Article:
September 8, 6:40 p.m. update
PG&E officials said they could return power to up to 35,000 customers in Tuolumne and Calaveras counties on Wednesday morning due to better weather conditions.
Those PG&E customers would have to wait for their power to return because crews won't have enough daylight to inspect the lines.
PG&E officials said 2,700 employees on the ground, 60 helicopters, and an airplane to inspect the power lines.
Schools closed due to PG&E power shutoffs:
PG&E reports it cut power as part of a Public Safety Power Shutoff to about 167,000 customers in 21 counties that stretch across the Sierra Foothills, Sacramento Valley, Northern Sierra and parts of the North Bay. Affected counties include Alpine, Amador, Butte, Calaveras, El Dorado, Humboldt, Lake, Lassen, Mariposa, Napa, Nevada, Placer, Plumas, Shasta, Sierra, Siskiyou, Sonoma, Tehama, Trinity, Tuolumne and Yuba.
PG&E opens resource centers for residents who lost power in Nevada City:
PG&E said it plans to shut off power in Kern County around 2 p.m. on Tuesday. A utility spokesman said it is aiming to make the planned shutoffs, “smarter, shorter and smaller. "
The utility plans to restore power on Wednesday once weather conditions improve.
View the map below to see what areas are impacted by the blackouts. Click HERE to see if your address is in the affected areas. To download a full list of locations, click HERE.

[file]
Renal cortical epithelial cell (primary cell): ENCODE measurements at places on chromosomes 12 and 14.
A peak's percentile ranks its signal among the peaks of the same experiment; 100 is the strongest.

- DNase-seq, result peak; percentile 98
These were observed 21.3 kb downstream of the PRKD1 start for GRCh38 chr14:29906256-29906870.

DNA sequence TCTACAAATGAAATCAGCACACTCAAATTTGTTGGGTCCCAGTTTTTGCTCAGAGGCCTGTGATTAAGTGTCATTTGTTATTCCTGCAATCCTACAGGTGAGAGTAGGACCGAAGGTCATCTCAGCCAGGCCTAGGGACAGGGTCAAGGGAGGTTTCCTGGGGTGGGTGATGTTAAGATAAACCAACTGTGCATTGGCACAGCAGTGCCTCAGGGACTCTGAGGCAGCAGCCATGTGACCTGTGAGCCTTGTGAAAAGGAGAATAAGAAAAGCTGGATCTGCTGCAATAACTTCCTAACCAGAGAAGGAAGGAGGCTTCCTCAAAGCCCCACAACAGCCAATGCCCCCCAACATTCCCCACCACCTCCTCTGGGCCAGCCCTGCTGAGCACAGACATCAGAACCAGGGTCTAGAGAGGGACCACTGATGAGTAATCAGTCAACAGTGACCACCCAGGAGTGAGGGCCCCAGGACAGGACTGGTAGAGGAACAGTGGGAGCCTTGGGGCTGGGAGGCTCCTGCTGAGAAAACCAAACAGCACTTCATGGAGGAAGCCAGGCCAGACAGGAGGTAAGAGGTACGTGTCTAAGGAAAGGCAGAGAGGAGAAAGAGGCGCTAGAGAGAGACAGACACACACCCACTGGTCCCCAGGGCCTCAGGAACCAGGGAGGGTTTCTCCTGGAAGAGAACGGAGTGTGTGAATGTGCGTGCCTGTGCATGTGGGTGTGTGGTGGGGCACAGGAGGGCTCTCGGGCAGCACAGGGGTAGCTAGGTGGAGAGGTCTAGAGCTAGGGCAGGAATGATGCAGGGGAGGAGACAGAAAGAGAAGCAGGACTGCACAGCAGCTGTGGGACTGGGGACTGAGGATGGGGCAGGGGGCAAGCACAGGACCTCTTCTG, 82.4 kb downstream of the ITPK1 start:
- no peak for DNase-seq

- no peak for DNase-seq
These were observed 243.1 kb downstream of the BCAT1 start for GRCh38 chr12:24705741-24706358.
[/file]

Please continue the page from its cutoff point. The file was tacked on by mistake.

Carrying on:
Community resource centers will be available during the planned blackouts, where people can charge their items, get information, get water, snacks, and other essentials. A full list of community centers is available on the PG&E website.
Resources on PG&E PSPS:
- PG&E power shutoffs resources | Need to know
- How do you prepare for PG&E Power Safety Shutoffs | You tell us
- Your questions on PG&E power outages, answered
- How to keep food safe and cold during a power outage
- PG&E could cut your power to prevent wildfires. Is it time to own a backup generator?
- PG&E launches power shutoff forecasting site
PG&E’s equipment has been linked to more than 20 wildfires, including the deadly 2018 Camp Fire, the utility has updates its Public Safety Power Shutoff plan in 2019 to include the de-energization of the big transmission lines during fire-favorable weather conditions.
That means more communities are facing the potential for days-long power shutoffs, as PG&E preemptively shuts off the power, waits for the weather conditions to pass and then inspects every inch of the de-energized lines to make sure it’s safe to turn the power back on.